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For other uses, see Boondocks (disambiguation).

The boondocks is an American expression which comes from the Filipino word bundok. It originally referred to a remote rural area,[1] but now is often applied to an out of the way city or town that is considered backwards and unsophisticated.[2]


The expression was introduced to English by American military personnel serving in the Philippines at the beginning of the 20th century.[3][4] It derives from the Tagalog word "bundok", meaning "mountain".[5][6] According to military historian Paul Kramer, the term originally had "connotations of bewilderment and confusion", due to the guerrilla warfare the soldiers were engaged in.[4]

"Bundok" in the Philippines is also a colloquialism referring to rural areas inland which are usually mountainous and difficult to access, as most major cities and settlements in the Philippine Islands are located on or near the coastline.[6] Equivalent terms in use are the Spanish-derived "probinsya" ('province') and the Cebuano "bukid" ('mountain').[7] When used generally, the term refers to a rustic or uncivilized area. When referring to people (Tagalog "taga-bundok"/"probinsyano", Cebuano "taga-bukid" – literally 'someone who comes from the mountains/provinces'), it acquires a derogatory connotation referring to the stereotype of country people being unsophisticated, ignorant, uncultured, illiterate, or naive.[8]

Expanded meanings[edit]

The term has evolved into American slang used to refer to the countryside or any implicitly isolated rural/wilderness area, regardless of topography or vegetation. Similar slang or colloquial words are "the sticks", "the wops", "the chodes", "the backblocks", or "Woop Woop" in Australia and New Zealand, "bundu" in South Africa, and "out in the tules" in California. The diminutive "the boonies" can be heard in films about the Vietnam War such as Brian De Palma's Casualties of War. It is used by American military personnel to designate rural areas of Vietnam. Many[who?] from the urban East Coast of the United States have presumed the word to come from "boon docks," a description, not used by mariners, to describe floating docks more common in remote fishing villages than in busier ports.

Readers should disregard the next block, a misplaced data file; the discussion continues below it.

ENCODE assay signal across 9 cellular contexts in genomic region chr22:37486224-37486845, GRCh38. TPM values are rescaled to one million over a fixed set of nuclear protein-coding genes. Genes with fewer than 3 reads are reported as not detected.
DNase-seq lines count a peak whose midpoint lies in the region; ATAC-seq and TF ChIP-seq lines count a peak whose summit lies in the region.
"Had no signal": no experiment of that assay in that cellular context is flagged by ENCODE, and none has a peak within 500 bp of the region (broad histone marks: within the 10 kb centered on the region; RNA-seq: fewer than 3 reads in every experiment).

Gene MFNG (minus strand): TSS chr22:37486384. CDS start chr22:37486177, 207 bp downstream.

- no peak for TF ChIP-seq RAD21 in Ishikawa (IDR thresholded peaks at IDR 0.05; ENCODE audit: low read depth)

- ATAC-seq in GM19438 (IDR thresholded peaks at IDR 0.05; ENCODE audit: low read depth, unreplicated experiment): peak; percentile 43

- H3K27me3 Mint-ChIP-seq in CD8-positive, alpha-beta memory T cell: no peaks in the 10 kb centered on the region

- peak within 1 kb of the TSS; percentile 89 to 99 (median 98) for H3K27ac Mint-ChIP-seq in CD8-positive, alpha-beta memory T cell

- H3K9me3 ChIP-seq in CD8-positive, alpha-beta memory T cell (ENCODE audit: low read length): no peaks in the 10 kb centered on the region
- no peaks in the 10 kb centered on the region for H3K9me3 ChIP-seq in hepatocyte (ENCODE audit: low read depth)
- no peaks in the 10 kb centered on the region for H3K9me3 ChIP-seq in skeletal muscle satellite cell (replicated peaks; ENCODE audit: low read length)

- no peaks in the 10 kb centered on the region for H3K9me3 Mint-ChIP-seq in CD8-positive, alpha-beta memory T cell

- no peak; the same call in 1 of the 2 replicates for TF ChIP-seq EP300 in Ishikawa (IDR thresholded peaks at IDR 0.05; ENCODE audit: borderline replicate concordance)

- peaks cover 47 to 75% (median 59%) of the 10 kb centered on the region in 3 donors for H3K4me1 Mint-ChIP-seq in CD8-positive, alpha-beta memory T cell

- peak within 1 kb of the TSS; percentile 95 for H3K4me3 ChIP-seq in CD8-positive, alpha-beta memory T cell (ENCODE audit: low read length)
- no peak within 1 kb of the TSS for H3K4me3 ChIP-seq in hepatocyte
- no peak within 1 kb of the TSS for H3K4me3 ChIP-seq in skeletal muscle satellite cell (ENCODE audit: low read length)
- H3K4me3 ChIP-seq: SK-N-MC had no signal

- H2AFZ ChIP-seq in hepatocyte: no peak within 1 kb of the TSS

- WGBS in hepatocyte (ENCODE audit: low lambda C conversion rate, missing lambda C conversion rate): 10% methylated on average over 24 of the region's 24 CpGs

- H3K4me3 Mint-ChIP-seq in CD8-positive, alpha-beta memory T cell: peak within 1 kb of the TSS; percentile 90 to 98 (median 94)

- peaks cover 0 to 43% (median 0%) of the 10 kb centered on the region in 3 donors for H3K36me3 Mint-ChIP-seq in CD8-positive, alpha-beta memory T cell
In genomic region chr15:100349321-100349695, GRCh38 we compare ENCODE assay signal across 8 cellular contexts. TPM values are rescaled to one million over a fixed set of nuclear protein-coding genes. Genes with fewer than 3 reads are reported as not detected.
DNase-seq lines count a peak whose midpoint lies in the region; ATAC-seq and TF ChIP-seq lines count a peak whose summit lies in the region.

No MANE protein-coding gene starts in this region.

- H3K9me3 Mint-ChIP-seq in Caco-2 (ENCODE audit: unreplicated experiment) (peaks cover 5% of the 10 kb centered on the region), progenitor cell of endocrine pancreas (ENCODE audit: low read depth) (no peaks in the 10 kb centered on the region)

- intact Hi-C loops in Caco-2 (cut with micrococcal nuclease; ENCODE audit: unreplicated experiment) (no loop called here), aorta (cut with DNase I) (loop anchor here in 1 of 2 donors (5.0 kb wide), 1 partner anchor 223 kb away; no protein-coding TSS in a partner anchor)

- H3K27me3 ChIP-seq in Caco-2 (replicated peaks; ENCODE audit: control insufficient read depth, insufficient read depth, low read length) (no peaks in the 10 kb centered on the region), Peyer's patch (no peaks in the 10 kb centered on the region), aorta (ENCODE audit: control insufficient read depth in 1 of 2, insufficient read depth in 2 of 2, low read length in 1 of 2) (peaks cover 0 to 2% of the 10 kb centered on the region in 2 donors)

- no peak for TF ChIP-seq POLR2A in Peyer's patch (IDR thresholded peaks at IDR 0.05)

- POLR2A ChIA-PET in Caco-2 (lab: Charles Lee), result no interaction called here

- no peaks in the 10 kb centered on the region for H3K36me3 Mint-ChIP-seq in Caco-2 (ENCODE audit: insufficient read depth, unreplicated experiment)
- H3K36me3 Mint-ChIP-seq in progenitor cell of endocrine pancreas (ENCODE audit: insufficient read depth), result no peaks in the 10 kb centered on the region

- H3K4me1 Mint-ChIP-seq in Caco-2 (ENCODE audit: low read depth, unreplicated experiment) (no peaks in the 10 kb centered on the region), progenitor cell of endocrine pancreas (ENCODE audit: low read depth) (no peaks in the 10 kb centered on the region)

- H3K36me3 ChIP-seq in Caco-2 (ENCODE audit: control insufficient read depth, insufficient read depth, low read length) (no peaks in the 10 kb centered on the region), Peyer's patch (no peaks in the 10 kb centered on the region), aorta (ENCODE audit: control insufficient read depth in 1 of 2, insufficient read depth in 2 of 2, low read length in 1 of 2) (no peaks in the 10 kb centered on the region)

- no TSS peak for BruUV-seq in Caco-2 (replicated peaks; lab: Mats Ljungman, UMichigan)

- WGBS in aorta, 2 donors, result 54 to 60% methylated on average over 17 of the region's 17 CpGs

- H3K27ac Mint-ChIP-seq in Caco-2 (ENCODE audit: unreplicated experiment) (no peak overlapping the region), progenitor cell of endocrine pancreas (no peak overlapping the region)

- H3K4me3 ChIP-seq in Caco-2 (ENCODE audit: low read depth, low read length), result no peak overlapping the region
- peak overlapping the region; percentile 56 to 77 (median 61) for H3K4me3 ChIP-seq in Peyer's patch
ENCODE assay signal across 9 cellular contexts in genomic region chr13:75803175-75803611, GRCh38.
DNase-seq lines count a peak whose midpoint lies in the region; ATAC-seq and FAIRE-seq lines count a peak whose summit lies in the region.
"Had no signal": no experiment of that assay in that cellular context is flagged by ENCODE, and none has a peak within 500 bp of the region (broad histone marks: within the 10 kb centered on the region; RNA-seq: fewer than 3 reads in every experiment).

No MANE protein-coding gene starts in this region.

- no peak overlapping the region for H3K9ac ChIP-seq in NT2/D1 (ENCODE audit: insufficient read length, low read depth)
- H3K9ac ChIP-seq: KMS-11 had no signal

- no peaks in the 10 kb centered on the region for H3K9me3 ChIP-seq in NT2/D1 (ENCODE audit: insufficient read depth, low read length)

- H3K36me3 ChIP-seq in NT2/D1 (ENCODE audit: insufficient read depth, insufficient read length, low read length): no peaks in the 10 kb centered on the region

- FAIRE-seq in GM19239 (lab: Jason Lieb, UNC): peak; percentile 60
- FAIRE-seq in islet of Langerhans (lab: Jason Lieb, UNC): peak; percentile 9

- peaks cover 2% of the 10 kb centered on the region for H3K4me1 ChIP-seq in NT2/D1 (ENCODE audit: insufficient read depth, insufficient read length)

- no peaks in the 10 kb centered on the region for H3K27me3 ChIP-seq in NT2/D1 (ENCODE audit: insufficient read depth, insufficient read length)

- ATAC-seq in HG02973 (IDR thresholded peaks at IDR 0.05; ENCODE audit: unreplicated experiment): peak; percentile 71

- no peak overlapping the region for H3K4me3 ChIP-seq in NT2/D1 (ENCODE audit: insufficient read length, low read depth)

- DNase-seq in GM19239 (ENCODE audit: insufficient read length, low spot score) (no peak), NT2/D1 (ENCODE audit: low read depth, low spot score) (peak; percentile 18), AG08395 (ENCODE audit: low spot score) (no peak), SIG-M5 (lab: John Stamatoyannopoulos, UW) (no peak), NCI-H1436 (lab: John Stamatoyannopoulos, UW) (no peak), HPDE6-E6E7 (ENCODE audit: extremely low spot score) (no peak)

"Down in the Boondocks" is a song written and produced by Joe South and sung by Billy Joe Royal. It was a hit in 1965. It tells the story of a young man who laments that people put him down because he was born in the boondocks. He is in love with the boss man's daughter and vows to work slavishly until, one day, he can "move from this old shack" and fit in to her society. Throughout the song, he asks the "Lord [to] have mercy on the boy from down in the boondocks".

See also[edit]


  1. ^ Williams, Edwin B., ed. (September 1991). The Scribner-Bantam English Dictionary (Revised ed.). Bantam Books. p. 105. ISBN 0-553-26496-6. 
  2. ^ The American Heritage Dictionary of the English Language. Boston: Houghton Mifflin. 
  3. ^ Clay, Grady (1998). "Boondocks". Real Places. Chicago: University of Chicago Press. pp. 180–181. ISBN 0-226-10949-6. 
  4. ^ a b Kramer, Paul (2006). The Blood of Government. Chapel Hill: University of North Carolina Press. pp. 33–34. ISBN 0-8078-5653-3. 
  5. ^ Heller, Louis (1984). "boondocks". The Private Lives of English Words. London: Routledge & Kegan Paul. p. 20. ISBN 0-7102-0006-4. 
  6. ^ a b Brock, Emily K. "Bundok—Filipino". Environment & Society Portal. Rachel Carson Center for Environment & Society. Retrieved 21 May 2014. 
  7. ^ "What A English" by Jon Joaquin.[dead link]
  8. ^ Competence Matters: the Peter Principle Strikes the Philippines Over and Over